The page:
There were so many ideas going through my head as I listened to Stake Conference last week, and the spirit took my mind in so many different directions, I couldn’t really make up my mind and center my talk in on one topic only. Stake Conference had a theme of “Peace in Christ.” And that’s where my mind started. Bro. Kyle Dory pulled at my heart strings for a second week in a row, and his topic was “Faith not to be healed.” As I listened to the other speakers and received even more inspiration, I was somewhat disappointed by not hearing anything about chicken fried steak and how it relates to happiness, but at least we got to hear some quotes by Bob Dylan and Jimi Hendrix. However, my mind also found itself thinking heavily on how the Lord is “Separating the Wheat from the Tares” here in the last days. As I studied for my talk over the course of this last week, I found several general conference talks that inspired me to talk about there being “Opposition in All Things.” Then my mind wandered in the direction of “Faith” in general. What I actually wound up with here before me is a cut-and-paste version of all of the topics. I am relying heavily on the spirit to make real sense of it and to help you get the message you were meant to get out of it. Far be it for me to ignore a prompting and tell the spirit I’m not interested in mentioning this or that or speaking on that subject.
My thoughts went to the suffering and the trials that we have to endure in this life. First of all, do I personally have the faith to endure my own trials and hard times? Secondly, do I have sufficient faith when my loved ones are suffering? I feel that it would test my faith more, and it would be tougher for me to go through, if one of my loved ones were suffering.
As it has been mentioned many times before, "We are not human beings having a spiritual experience; we are spiritual beings having a human experience” (Pierre de Chardin). Part of this human experience includes making mistakes and passing through trials and obstacles. Bobby McFerrin reminds us cheerfully is song that “in every life we have some troubles.”
The Proclamation to the World states that the purpose of mortal life for the children of God is to provide the experiences needed “to progress toward perfection and ultimately realize their divine destiny as heirs of eternal life.”
There are two kinds of trials that we have to endure in this life. (1) The trials that we bring upon ourselves through our own decisions. (2) The trials that happen to us through no fault of our own.
Many times we bring trials upon ourselves. Remember, we have the agency to make our own choices, but we don’t have the agency to choose the accompanying consequences. We’ve all heard stories of people who blame God for their problems, or of those who claim that, “If God loved me, he would accept me the way I am.” God's laws do not change, and no amount of us complaining about this law or that law will make Him change His mind. In many ways, this is God’s way of separating the wheat from tares.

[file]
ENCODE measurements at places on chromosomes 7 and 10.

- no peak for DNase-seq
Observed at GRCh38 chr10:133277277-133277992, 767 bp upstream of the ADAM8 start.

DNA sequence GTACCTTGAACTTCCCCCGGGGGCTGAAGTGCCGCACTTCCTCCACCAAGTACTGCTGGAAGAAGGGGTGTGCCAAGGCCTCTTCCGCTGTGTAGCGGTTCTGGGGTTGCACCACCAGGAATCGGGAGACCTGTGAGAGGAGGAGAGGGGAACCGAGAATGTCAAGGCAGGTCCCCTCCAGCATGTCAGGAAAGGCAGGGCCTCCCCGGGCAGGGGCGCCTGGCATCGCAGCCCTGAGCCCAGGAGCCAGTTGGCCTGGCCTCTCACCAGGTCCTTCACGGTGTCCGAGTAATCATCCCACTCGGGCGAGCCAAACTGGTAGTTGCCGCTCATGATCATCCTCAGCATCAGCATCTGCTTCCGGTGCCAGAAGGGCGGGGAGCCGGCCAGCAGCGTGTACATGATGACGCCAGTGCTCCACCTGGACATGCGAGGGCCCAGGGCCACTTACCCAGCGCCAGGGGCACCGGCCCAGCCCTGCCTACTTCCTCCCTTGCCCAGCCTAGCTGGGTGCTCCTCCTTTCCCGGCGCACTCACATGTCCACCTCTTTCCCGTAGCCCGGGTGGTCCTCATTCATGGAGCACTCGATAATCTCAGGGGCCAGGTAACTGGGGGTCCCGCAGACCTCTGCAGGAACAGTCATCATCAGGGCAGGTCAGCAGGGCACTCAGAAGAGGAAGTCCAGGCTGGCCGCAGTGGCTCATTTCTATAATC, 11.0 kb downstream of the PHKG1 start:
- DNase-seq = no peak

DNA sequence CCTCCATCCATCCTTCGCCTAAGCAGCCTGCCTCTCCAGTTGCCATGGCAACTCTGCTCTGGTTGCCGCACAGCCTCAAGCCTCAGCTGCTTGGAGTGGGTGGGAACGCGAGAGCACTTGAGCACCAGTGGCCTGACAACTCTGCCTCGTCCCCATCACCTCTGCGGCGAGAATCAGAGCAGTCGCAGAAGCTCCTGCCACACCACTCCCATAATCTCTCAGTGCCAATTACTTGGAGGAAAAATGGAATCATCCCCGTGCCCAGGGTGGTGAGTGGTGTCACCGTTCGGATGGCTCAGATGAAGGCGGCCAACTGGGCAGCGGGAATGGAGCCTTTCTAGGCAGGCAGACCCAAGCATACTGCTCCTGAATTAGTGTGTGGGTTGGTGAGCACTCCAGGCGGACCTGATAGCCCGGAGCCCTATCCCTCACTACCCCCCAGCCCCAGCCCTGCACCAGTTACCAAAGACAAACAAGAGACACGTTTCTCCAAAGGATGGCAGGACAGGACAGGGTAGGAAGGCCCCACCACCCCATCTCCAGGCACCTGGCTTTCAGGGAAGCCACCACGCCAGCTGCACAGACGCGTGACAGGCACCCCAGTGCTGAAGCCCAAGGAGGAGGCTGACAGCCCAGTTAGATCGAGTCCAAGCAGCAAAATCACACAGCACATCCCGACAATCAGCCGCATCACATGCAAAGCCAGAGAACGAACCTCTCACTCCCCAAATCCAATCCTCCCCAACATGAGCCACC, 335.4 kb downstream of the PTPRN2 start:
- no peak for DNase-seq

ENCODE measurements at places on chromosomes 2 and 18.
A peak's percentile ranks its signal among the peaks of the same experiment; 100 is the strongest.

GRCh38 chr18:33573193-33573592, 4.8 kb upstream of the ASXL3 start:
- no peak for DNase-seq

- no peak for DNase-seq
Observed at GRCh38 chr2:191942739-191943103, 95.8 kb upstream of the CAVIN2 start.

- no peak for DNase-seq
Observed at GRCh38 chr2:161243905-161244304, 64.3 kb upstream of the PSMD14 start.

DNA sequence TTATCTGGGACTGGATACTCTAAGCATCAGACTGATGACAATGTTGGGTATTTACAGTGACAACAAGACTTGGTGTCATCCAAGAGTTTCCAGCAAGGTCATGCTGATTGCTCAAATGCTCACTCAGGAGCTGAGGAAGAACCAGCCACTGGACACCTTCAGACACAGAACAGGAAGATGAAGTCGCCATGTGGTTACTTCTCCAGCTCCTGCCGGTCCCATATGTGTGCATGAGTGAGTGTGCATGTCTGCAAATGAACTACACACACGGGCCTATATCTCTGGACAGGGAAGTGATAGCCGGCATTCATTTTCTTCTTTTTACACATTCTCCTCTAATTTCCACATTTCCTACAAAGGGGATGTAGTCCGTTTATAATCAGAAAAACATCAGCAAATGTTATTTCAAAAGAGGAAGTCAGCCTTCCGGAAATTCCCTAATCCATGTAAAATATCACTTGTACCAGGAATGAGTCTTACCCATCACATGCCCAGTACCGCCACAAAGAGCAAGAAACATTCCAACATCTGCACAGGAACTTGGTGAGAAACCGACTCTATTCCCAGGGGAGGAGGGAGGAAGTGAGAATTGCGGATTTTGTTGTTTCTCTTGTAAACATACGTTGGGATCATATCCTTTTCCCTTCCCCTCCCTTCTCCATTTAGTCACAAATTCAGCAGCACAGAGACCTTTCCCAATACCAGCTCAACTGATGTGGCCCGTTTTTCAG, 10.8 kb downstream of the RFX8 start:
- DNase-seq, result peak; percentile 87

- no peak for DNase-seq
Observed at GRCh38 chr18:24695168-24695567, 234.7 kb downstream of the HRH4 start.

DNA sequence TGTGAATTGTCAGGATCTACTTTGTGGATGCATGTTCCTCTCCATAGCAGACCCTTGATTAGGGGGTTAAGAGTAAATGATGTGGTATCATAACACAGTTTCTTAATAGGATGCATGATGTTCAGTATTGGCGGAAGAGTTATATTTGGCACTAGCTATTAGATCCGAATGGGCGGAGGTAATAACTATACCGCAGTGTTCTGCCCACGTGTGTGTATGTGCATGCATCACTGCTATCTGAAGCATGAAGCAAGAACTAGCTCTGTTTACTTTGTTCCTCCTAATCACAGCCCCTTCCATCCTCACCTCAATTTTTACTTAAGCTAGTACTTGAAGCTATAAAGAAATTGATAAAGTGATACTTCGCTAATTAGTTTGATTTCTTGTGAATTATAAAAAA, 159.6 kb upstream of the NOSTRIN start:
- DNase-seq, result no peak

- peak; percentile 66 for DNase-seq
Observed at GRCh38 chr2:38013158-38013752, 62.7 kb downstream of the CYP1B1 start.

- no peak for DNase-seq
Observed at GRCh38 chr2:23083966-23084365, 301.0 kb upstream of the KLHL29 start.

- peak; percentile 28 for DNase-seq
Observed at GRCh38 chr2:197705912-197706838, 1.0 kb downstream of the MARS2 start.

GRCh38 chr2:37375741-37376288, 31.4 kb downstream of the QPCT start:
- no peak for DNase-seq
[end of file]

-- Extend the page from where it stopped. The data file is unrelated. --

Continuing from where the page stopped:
There is a verse in Isaiah chapter 5 that has an especially prominent meaning in our latter days here. While writing about the “Lord’s Vineyard,” Isaiah writes:
Wo unto them that call evil good, and good evil, that put darkness for light, and light for darkness, that put bitter for sweet, and sweet for bitter!
In Matthew 13, the Lord tells a parable of the wheat and the tares, saying:
Then Jesus sent the multitude away, and went into the house: and his disciples came unto him, saying, declare unto us the parable of the tares of the field.
He answered and said unto them, He that soweth the good seed is the Son of man;
The field is the world; the good seed are the children of the kingdom; but the tares are the children of the wicked
The enemy that sowed them is the devil; the harvest is the end of the world; and the reapers are the angels.
As therefore the tares are gathered and burned in the fire; so shall it be in the end of this world.
It will be even more challenging for those who have tasted of the truth, accepted the gospel, and then turned away from it. In Alma 24, verse 30, we read:
30 And thus we can plainly discern, that after a people have been once enlightened by the Spirit of God, and have had great knowledge of things pertaining to righteousness, and then have fallen away into sin and transgression, they become more hardened, and thus their state becomes worse than though they had never known these things.
Now, the trials we do not bring upon ourselves through our actions or decisions are often the toughest to understand or to endure. This is where many people begin to lose their faith, or to curse God and get angry with him. The prophet Malachi calls this the “refiner’s fire.”
In a 1979 General Conference talk, Elder James E. Faust spoke about this topic. He said: